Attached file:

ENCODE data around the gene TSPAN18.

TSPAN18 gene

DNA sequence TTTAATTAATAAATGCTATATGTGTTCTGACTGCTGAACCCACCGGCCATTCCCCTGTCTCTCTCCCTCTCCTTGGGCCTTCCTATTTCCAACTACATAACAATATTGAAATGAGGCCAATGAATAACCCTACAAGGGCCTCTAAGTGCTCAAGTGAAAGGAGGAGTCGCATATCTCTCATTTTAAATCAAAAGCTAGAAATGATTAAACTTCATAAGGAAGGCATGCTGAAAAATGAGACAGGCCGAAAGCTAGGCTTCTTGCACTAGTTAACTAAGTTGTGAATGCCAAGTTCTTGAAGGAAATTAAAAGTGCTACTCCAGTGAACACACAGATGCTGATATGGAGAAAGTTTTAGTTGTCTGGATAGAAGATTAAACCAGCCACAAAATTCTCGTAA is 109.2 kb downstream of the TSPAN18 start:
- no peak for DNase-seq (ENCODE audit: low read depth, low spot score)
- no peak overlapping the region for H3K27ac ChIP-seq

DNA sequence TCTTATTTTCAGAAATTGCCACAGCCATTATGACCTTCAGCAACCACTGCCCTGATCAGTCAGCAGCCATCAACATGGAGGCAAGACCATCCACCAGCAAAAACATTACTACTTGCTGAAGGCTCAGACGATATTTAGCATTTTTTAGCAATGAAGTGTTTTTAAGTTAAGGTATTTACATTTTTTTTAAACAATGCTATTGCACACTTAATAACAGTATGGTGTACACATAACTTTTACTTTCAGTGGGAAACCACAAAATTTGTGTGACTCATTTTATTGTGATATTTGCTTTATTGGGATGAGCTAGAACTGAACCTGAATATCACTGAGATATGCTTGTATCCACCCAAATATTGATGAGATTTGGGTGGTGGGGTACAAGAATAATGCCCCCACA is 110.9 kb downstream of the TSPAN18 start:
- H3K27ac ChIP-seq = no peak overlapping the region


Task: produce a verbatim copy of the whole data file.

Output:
ENCODE data around the gene TSPAN18.

TSPAN18 gene

DNA sequence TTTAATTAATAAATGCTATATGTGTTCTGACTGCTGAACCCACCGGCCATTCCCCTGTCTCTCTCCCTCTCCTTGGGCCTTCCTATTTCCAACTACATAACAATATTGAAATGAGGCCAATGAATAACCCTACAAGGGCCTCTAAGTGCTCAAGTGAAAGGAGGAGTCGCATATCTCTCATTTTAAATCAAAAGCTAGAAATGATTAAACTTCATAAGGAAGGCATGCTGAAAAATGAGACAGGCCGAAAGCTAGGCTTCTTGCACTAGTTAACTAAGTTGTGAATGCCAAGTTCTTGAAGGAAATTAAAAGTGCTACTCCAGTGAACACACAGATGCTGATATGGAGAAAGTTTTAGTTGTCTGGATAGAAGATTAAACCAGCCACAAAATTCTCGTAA is 109.2 kb downstream of the TSPAN18 start:
- no peak for DNase-seq (ENCODE audit: low read depth, low spot score)
- no peak overlapping the region for H3K27ac ChIP-seq

DNA sequence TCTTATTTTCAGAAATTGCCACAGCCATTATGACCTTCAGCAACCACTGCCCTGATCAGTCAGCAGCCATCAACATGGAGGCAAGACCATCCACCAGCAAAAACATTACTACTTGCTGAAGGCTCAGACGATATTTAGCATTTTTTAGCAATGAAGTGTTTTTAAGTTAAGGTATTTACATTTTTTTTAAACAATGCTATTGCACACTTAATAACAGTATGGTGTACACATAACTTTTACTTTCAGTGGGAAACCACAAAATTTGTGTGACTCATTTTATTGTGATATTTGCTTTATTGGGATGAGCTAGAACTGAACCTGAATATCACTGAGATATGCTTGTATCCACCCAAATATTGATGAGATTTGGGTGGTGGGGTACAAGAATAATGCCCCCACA is 110.9 kb downstream of the TSPAN18 start:
- H3K27ac ChIP-seq = no peak overlapping the region